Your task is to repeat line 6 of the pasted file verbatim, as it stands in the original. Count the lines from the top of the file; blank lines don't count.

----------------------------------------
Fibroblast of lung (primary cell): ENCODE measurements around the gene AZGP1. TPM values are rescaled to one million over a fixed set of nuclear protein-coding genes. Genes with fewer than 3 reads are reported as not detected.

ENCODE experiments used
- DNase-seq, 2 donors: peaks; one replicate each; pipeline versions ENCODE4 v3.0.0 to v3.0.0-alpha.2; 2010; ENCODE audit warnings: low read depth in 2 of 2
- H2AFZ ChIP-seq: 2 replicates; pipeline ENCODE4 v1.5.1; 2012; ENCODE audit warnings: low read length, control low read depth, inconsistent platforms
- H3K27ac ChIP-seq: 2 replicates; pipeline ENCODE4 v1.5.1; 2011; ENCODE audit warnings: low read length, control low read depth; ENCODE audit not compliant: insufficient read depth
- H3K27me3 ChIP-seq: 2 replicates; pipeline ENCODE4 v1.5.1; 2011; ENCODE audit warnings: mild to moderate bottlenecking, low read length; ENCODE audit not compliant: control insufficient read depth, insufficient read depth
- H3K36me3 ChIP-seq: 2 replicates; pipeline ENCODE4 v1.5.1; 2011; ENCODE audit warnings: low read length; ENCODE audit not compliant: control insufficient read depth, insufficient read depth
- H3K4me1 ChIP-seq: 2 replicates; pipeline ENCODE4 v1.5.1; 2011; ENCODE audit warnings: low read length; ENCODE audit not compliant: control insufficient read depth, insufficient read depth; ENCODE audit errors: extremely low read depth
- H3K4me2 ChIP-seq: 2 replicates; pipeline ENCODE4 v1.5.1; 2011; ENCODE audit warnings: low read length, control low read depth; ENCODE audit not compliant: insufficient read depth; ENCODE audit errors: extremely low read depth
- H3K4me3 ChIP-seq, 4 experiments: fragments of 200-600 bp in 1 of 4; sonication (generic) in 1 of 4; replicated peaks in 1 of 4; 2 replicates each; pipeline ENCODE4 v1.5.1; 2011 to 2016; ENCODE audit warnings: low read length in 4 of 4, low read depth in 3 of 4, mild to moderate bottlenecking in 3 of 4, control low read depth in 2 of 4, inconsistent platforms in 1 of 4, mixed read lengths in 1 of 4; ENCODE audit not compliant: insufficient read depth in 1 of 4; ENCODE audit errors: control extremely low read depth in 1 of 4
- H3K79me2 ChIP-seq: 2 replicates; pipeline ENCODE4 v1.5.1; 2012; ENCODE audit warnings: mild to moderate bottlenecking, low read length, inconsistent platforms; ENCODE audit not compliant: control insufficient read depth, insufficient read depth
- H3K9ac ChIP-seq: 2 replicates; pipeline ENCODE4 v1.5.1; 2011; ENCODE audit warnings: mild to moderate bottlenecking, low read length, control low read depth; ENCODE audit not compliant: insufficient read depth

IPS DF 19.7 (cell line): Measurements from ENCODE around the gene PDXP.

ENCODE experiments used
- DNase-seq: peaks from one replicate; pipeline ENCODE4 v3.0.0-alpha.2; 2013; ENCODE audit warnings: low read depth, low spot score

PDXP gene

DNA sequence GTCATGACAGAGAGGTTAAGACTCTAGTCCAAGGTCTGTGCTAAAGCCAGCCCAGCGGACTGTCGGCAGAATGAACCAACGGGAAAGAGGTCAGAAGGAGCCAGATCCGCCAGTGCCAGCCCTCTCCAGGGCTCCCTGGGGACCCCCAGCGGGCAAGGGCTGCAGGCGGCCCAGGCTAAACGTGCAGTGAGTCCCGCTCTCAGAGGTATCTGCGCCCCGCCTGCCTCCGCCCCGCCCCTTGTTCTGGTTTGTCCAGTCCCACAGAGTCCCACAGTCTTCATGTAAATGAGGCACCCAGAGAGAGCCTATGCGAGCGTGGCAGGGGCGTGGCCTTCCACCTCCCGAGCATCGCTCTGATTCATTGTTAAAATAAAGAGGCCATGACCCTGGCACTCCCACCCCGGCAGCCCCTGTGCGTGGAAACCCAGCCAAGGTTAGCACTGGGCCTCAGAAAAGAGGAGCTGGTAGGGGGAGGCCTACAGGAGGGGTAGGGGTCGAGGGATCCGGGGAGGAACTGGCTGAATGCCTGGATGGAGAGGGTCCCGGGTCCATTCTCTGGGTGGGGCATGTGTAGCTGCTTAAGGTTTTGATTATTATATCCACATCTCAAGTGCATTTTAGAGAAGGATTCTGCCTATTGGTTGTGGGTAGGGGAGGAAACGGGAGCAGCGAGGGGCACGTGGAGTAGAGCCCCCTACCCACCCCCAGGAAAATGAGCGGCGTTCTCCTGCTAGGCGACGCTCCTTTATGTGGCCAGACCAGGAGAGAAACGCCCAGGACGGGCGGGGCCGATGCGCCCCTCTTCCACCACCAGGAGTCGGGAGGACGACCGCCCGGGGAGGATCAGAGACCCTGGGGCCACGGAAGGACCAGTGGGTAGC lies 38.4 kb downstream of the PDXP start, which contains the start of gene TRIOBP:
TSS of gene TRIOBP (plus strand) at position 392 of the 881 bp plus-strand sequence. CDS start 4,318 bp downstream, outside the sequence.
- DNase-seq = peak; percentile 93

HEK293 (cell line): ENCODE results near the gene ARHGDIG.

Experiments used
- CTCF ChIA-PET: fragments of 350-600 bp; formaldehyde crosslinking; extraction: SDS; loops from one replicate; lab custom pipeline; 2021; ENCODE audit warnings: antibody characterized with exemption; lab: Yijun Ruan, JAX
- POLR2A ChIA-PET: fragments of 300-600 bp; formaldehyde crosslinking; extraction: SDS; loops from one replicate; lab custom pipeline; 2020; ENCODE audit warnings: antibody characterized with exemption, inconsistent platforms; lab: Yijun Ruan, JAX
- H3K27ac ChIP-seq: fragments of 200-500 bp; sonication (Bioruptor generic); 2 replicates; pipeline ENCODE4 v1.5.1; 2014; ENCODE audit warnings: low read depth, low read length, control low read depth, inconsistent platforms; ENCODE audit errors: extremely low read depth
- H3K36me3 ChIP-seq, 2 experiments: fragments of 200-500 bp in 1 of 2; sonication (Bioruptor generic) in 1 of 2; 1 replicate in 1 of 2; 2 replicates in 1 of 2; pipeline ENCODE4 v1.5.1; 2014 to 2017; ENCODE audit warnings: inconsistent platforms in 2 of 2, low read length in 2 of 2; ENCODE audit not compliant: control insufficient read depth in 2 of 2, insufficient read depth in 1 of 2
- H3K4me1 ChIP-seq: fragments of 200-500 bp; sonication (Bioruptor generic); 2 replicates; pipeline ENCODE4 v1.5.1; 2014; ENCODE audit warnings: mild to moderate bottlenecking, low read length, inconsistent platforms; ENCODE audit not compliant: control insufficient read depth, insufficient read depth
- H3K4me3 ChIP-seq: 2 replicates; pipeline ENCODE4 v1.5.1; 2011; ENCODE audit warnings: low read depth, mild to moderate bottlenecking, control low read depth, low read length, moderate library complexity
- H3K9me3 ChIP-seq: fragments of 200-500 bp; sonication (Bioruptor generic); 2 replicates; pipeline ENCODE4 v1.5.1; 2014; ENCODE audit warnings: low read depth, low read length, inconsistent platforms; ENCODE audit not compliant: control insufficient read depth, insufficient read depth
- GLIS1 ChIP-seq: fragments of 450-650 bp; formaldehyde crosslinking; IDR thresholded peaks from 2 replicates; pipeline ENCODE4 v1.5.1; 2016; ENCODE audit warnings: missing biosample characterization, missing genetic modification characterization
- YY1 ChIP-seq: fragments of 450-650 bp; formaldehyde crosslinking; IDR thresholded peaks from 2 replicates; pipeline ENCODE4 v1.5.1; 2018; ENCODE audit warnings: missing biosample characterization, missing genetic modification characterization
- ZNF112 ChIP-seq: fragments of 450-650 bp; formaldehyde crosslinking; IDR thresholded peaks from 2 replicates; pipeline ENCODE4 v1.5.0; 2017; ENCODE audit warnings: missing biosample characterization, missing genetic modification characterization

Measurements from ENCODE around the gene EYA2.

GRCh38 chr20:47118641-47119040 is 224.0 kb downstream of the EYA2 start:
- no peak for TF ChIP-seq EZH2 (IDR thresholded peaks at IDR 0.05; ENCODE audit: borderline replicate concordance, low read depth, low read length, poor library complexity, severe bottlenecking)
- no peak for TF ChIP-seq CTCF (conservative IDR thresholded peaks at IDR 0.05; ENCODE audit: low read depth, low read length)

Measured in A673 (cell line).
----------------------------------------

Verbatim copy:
- H3K27me3 ChIP-seq: 2 replicates; pipeline ENCODE4 v1.5.1; 2011; ENCODE audit warnings: mild to moderate bottlenecking, low read length; ENCODE audit not compliant: control insufficient read depth, insufficient read depth